A friend of mine asked me what it meant when her East Timorese
adopted family referred to her as "ferik" (old woman). And here is
my response.

NOTE: here "they" means the East Timorese.

Situation 1:

* You fit the category of a "ferik" if you look like and old woman,
meaning you have grey hair.

* You have grandchildren and you have told them that you do.

* You are a "ferik" even by your own definition.

They would class you as "ferik." Sometimes they also say "nia ferik
ona" meaning she is old.

Situation 2:

If you have a good relationship with them, they may refer to you as
"avó" (or "abó") and sometimes call you "avó Jeanette," say. If so,
bring the children lollies next time you see them.

If your relationship with them is so-so, then the adults would refer
to you as ferik and maybe their children would call you "avó" out of
respect. But if you are in bad terms with them, they would refer to
you as ferik, specially in heated arguments.

Sometimes you will not know that there are problems with your host
family because the Timorese tend to avoid direct confrontations. A
sign for this is that they refer to you as ferik behind your back but
as avó or mana in front of you. If they do it in passing, or near
your ears, then they are trying to make it obvious.

Situation 3:

You don't fit the above category and you look young. You may even
have children in their late teens or older. Usually they call you
"tia" (auntie) or mana.

You are in good terms with them and they accept you as a good friend
or even part of the family -- a sign of this is that they take you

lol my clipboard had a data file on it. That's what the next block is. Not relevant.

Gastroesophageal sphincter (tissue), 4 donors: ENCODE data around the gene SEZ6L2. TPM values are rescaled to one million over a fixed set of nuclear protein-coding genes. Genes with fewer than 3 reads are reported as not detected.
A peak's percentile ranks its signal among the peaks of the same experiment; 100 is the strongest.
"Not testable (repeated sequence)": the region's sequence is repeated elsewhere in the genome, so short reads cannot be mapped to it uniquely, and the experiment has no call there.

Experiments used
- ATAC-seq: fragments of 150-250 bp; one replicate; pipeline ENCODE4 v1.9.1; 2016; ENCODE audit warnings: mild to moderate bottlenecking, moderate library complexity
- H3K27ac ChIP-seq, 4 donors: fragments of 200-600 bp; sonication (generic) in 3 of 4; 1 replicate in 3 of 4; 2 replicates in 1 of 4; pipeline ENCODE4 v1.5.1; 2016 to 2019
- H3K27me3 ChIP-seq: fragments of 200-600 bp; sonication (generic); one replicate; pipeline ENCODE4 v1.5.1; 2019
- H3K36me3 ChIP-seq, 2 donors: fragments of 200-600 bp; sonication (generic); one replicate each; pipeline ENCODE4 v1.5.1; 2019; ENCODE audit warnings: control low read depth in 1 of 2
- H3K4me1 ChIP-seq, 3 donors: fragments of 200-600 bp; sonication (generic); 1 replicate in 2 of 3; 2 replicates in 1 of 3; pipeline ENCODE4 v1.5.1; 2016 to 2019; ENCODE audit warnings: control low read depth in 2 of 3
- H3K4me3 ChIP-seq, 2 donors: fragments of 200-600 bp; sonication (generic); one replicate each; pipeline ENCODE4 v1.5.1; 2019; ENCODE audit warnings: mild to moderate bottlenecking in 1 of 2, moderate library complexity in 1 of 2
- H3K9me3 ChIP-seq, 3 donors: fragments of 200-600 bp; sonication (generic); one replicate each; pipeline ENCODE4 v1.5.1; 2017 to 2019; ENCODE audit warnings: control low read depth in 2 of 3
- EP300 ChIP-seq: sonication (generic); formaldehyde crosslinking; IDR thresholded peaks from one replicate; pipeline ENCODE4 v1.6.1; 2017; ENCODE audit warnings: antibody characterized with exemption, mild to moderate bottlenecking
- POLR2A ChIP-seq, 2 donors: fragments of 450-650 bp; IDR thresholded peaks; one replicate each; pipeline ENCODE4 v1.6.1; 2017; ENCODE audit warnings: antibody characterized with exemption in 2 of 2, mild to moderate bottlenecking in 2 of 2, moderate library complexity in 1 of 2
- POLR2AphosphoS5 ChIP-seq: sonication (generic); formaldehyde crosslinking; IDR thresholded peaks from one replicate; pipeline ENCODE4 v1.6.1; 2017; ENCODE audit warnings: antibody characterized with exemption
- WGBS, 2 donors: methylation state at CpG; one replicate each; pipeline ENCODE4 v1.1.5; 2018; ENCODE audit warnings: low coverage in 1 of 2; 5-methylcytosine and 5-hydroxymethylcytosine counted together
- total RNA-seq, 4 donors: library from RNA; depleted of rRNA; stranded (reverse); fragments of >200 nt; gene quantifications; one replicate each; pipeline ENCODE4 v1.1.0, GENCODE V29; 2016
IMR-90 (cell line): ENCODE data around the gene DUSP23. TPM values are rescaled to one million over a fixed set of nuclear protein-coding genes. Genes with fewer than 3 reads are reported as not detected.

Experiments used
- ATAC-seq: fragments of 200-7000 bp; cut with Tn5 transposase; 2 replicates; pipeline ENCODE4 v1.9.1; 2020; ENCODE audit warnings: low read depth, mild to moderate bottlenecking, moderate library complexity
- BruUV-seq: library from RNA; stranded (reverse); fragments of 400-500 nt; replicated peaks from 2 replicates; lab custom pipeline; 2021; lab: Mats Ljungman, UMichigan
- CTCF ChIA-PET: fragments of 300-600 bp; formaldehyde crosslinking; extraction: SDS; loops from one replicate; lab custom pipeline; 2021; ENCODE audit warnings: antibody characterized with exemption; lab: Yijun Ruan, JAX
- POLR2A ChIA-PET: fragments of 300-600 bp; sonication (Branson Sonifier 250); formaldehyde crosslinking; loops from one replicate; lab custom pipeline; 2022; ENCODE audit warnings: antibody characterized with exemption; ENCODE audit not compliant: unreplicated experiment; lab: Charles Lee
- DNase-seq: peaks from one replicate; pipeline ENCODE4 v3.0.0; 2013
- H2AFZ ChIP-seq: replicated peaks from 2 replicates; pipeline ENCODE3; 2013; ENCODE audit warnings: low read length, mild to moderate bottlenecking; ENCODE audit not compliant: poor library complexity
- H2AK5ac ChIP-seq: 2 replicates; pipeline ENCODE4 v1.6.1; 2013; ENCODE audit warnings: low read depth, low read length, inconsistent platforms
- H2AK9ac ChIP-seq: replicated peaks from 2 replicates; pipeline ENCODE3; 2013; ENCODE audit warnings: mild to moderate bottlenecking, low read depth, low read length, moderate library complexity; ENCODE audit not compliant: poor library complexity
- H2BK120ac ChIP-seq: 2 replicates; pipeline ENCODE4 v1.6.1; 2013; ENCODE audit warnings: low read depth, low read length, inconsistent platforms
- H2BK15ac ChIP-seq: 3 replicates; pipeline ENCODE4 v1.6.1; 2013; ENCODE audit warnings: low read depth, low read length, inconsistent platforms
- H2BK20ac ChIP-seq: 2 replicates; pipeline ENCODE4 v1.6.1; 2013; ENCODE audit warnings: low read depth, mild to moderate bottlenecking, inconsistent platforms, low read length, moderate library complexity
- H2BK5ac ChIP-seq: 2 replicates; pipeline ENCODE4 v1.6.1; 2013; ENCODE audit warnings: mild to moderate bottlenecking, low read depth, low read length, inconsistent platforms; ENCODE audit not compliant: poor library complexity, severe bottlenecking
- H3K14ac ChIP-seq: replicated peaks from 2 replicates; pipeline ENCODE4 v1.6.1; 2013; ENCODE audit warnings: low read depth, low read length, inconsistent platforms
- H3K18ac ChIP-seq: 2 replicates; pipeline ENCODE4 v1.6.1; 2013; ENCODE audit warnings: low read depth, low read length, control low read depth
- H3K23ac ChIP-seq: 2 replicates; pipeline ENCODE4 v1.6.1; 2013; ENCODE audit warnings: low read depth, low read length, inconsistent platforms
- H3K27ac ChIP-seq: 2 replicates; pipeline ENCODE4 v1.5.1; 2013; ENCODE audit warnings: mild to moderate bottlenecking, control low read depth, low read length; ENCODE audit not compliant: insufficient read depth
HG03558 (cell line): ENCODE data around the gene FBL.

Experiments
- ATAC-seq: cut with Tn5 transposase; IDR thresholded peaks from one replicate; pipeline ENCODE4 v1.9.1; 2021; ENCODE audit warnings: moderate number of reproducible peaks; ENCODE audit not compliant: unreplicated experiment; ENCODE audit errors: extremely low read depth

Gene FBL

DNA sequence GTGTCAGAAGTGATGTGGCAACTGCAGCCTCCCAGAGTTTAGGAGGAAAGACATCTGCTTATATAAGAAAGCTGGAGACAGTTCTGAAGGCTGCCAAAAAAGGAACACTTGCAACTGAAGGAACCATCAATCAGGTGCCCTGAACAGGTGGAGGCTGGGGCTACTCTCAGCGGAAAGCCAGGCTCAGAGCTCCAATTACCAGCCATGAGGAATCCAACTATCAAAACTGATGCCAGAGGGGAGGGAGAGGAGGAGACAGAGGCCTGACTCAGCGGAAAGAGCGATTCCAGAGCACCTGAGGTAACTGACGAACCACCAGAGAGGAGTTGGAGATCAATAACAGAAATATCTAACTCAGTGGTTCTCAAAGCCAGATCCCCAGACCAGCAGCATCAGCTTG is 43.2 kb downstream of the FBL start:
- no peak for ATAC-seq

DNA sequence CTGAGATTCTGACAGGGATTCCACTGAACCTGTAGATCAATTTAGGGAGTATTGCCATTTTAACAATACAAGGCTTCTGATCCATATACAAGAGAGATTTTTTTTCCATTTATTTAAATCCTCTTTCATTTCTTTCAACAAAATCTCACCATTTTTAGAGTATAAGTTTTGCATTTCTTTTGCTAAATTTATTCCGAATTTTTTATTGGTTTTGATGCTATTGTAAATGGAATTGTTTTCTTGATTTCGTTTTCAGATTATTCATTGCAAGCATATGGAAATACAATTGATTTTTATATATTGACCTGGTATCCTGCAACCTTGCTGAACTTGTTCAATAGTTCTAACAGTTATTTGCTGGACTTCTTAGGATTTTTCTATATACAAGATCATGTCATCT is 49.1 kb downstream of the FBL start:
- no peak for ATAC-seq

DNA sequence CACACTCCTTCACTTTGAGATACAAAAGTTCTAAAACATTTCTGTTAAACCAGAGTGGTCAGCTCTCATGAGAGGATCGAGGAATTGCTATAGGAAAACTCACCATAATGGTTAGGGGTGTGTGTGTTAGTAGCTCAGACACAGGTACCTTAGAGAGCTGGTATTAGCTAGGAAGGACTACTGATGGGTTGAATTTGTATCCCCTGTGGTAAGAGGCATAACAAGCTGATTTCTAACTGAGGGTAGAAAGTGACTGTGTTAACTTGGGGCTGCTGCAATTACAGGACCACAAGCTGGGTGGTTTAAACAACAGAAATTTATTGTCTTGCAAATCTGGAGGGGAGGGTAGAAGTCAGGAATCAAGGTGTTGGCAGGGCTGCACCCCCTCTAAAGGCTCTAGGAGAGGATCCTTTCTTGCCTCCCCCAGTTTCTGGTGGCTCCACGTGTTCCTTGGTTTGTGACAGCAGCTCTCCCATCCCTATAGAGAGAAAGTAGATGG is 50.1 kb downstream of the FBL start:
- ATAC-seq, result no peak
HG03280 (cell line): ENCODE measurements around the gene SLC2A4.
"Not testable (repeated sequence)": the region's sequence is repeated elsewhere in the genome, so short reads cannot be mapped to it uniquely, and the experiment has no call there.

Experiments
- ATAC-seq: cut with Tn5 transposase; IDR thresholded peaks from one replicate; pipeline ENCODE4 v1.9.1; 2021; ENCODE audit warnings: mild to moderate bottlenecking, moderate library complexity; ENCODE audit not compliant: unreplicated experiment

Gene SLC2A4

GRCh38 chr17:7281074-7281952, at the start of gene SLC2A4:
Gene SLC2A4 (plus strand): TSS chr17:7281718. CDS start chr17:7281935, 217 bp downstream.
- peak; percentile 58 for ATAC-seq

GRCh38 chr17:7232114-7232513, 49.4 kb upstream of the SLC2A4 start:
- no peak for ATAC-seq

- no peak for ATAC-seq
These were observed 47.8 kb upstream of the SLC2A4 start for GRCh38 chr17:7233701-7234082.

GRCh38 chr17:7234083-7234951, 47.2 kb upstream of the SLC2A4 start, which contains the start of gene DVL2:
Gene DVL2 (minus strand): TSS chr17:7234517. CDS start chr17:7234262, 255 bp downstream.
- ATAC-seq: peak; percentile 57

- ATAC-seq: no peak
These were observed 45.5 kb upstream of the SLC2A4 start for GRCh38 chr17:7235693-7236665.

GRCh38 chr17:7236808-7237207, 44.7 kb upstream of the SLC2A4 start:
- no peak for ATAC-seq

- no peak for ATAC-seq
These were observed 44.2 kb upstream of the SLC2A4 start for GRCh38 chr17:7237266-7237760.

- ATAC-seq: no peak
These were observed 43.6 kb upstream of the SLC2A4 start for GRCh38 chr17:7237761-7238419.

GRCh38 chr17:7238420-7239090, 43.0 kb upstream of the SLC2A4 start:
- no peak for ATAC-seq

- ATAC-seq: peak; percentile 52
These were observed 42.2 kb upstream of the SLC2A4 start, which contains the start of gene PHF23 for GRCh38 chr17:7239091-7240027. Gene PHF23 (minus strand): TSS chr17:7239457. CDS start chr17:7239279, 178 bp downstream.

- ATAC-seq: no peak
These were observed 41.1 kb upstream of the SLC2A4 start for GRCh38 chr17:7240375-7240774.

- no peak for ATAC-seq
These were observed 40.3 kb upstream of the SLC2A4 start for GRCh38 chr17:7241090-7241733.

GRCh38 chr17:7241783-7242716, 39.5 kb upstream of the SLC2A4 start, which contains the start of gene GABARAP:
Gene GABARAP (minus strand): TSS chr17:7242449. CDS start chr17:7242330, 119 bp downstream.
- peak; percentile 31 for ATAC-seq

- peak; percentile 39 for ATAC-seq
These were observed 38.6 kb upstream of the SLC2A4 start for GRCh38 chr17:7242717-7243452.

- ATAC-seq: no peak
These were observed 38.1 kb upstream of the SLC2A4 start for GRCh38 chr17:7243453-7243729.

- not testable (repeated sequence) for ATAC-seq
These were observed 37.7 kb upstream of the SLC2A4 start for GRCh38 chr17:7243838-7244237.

along to visit their families, to their weddings, and other family
occasions -- if they call you ferik, then they are just having a
relaxed time with you.

If you are not in good terms with them and they call you "ferik,"
then they are being rude to you, whether they are saying it in front
of you or behind you. If they said it in a way that you can hear but
not to you, then they are trying to make it obvious that they have
issues against you.

Timor is a patriarchal society so the usage of ferik and katuas also
differ. For men, if you are with a friend who is obviously older than
you, it is ok to refer to the older man as a katuas, in fact it is a
sign of respect. For women, calling your older peer ferik is
insulting, unless if it is established that the person referred to is
indeed a ferik, in age and in having grown up grandchildren. Still,
it is not polite. Avó or avó-feto is acceptable. When I was much
younger, I was not allowed to refer to anyone as "ferik" or I'll get
in trouble.


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